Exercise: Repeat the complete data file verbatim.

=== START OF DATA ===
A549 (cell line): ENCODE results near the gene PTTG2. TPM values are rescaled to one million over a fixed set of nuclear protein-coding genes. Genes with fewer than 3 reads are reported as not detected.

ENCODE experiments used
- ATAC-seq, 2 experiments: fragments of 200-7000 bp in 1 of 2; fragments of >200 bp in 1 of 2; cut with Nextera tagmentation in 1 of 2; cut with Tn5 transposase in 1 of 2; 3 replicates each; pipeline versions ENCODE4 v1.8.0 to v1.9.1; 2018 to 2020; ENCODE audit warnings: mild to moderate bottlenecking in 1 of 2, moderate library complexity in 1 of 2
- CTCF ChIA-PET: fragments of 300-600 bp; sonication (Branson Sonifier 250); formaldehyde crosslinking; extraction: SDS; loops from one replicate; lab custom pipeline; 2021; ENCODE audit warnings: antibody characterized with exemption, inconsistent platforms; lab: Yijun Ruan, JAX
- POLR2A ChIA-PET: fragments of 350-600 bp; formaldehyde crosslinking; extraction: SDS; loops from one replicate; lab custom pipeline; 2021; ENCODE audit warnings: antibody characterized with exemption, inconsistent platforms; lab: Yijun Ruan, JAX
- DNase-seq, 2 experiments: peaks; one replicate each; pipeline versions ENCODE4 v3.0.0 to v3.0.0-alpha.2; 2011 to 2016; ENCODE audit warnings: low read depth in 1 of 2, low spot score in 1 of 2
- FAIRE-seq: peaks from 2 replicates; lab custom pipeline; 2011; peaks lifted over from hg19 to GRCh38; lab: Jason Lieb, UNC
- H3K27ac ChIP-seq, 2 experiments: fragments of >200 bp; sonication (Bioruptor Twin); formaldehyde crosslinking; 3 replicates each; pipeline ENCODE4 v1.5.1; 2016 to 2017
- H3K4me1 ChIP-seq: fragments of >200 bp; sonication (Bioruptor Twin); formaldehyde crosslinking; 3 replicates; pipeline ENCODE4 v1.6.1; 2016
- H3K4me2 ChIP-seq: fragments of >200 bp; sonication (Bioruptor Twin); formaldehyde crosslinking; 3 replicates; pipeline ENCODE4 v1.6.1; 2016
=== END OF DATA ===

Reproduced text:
A549 (cell line): ENCODE results near the gene PTTG2. TPM values are rescaled to one million over a fixed set of nuclear protein-coding genes. Genes with fewer than 3 reads are reported as not detected.

ENCODE experiments used
- ATAC-seq, 2 experiments: fragments of 200-7000 bp in 1 of 2; fragments of >200 bp in 1 of 2; cut with Nextera tagmentation in 1 of 2; cut with Tn5 transposase in 1 of 2; 3 replicates each; pipeline versions ENCODE4 v1.8.0 to v1.9.1; 2018 to 2020; ENCODE audit warnings: mild to moderate bottlenecking in 1 of 2, moderate library complexity in 1 of 2
- CTCF ChIA-PET: fragments of 300-600 bp; sonication (Branson Sonifier 250); formaldehyde crosslinking; extraction: SDS; loops from one replicate; lab custom pipeline; 2021; ENCODE audit warnings: antibody characterized with exemption, inconsistent platforms; lab: Yijun Ruan, JAX
- POLR2A ChIA-PET: fragments of 350-600 bp; formaldehyde crosslinking; extraction: SDS; loops from one replicate; lab custom pipeline; 2021; ENCODE audit warnings: antibody characterized with exemption, inconsistent platforms; lab: Yijun Ruan, JAX
- DNase-seq, 2 experiments: peaks; one replicate each; pipeline versions ENCODE4 v3.0.0 to v3.0.0-alpha.2; 2011 to 2016; ENCODE audit warnings: low read depth in 1 of 2, low spot score in 1 of 2
- FAIRE-seq: peaks from 2 replicates; lab custom pipeline; 2011; peaks lifted over from hg19 to GRCh38; lab: Jason Lieb, UNC
- H3K27ac ChIP-seq, 2 experiments: fragments of >200 bp; sonication (Bioruptor Twin); formaldehyde crosslinking; 3 replicates each; pipeline ENCODE4 v1.5.1; 2016 to 2017
- H3K4me1 ChIP-seq: fragments of >200 bp; sonication (Bioruptor Twin); formaldehyde crosslinking; 3 replicates; pipeline ENCODE4 v1.6.1; 2016
- H3K4me2 ChIP-seq: fragments of >200 bp; sonication (Bioruptor Twin); formaldehyde crosslinking; 3 replicates; pipeline ENCODE4 v1.6.1; 2016